Dividend ETFs: Yield, Quality or Both?

When choosing ETFs, it's not always about the best yield

In the income investing universe, participants have a predisposition to focusing on ETFs with the highest headline yields. After all, income investors have a way of keying in on a yield that matches up with their spendable cash flow needs.

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Yet more recently, there are a myriad of so-called “dividend growth ETFs” that sport yields just slightly higher than blended indexes, such as the S&P 500.

So what gives and how can these two income styles be commingled?

In my opinion, dividend investors have realized that it’s not all about the yield and to fashion a well-diversified portfolio they are going to need to straddle the lines a bit. The key differentiator that these new breed of income funds bring to the table is the concept of intermingling quality holdings with successful long-term dividend stories.

Traditional high-yield indexes such as the iShares Select Dividend ETF (NYSEARCA:DVY) or PowerShares S&P 500 High Dividend Portfolio (NYSEARCA:SPHD) are constructed by selecting the top-paying stocks within a broad equity universe. The end result is a concentrated portfolio of companies with an aggregate dividend stream in the neighborhood of 3% to 3.5%.

Focusing on high-dividend stocks alone in your portfolio often leads to bloated valuations, lopsided sector allocations and uncertain opportunities for capital appreciation. Furthermore, there isn’t any guarantee that they will exhibit less volatility than the broad market.

As a result, relatively conservative investors are left to grit their teeth in hopes the income is enough to overcome the inevitable cyclical challenges along the way.

In addition, if interest rates rise, your high-dividend stocks will be forced to compete with more attractive yields in bonds. So you could ultimately find yourself stuck holding the bag as other investors rush for the exits in favor of lower volatility fixed income.

If that explanation came across sounding like a one-sided approach to investing; that’s because it is.

To overcome this structural flaw, savvy income investors have been adding funds such as the Vanguard Dividend Appreciation Fund (NYSEARCA:VIG) or WisdomTree U.S. Dividend Growth ETF (NASDAQ:DGRW) to their portfolios in search of capital appreciation and to catch the next wave of emerging large-cap dividend stocks.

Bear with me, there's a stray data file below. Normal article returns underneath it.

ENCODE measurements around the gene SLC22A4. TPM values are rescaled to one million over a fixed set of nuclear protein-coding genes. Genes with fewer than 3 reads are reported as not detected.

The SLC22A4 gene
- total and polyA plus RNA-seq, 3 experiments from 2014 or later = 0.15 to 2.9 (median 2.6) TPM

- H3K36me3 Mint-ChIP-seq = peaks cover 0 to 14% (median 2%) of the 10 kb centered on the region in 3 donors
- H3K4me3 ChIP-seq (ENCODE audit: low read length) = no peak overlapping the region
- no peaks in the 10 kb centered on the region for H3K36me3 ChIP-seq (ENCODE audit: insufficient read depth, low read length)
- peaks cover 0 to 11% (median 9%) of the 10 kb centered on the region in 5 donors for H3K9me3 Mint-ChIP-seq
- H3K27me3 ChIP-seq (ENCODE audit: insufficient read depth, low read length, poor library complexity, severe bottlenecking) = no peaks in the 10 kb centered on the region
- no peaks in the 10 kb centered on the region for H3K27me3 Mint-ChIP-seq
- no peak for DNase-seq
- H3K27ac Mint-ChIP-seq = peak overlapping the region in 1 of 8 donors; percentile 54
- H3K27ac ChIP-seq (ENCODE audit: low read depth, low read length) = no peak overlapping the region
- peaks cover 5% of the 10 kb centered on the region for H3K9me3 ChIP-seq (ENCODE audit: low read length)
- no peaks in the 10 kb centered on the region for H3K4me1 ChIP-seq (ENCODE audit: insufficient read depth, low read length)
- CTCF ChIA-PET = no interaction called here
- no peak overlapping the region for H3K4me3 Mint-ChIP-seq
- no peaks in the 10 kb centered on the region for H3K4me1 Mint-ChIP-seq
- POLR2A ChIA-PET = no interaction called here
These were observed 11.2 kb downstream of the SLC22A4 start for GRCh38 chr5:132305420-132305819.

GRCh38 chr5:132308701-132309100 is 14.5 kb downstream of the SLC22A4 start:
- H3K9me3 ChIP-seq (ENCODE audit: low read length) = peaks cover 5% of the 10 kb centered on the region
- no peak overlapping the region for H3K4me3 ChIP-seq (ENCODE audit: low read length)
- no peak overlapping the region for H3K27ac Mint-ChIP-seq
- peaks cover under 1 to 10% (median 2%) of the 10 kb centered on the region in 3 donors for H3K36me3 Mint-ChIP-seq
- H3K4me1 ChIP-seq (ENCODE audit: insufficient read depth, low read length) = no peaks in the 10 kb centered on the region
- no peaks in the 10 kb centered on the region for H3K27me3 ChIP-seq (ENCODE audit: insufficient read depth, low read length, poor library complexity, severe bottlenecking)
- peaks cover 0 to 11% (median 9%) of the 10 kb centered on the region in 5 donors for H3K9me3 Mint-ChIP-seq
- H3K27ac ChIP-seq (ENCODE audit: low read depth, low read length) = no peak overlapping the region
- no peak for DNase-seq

The dividend growth theme has offered investors a new facet to income investing: companies that are committed to paying and growing their dividends, but just as concerned with growing top- and bottom-line earnings. Both ETFs currently sport yields near 2%.

When compared with the aforementioned high-dividend stock indexes such as DVY or SPHD, the dividend growth funds average a 40% reduction in yield. However, they fill the “holes” in a high-dividend-only approach with larger allocations to technology, consumer discretionary and industrial stocks.

For example, Apple Inc. (NASDAQ:AAPL) is the second-largest holding in DGRW, yet is nowhere to be found in DVY or SPHD for lack of not ranking in the top percentage of dividend payers in Dow Jones Industrial Average and S&P indexes.

While stalwart dividend stocks are likely to remain a pillar of familiarity in many investors’ portfolios, I encourage you to broaden your dividend horizons so that you’re able to keep pace with an ever-changing world. Besides, if you focus on total return — or the sum of capital appreciation and income — it shouldn’t matter at the end of the year how you ultimately reached your goals.

David Fabian is Managing Partner and Chief Operations Officer of FMD Capital Management. As of this writing, clients of FMD Capital owned VIG. To get more investor insights from FMD Capital, visit their blog.

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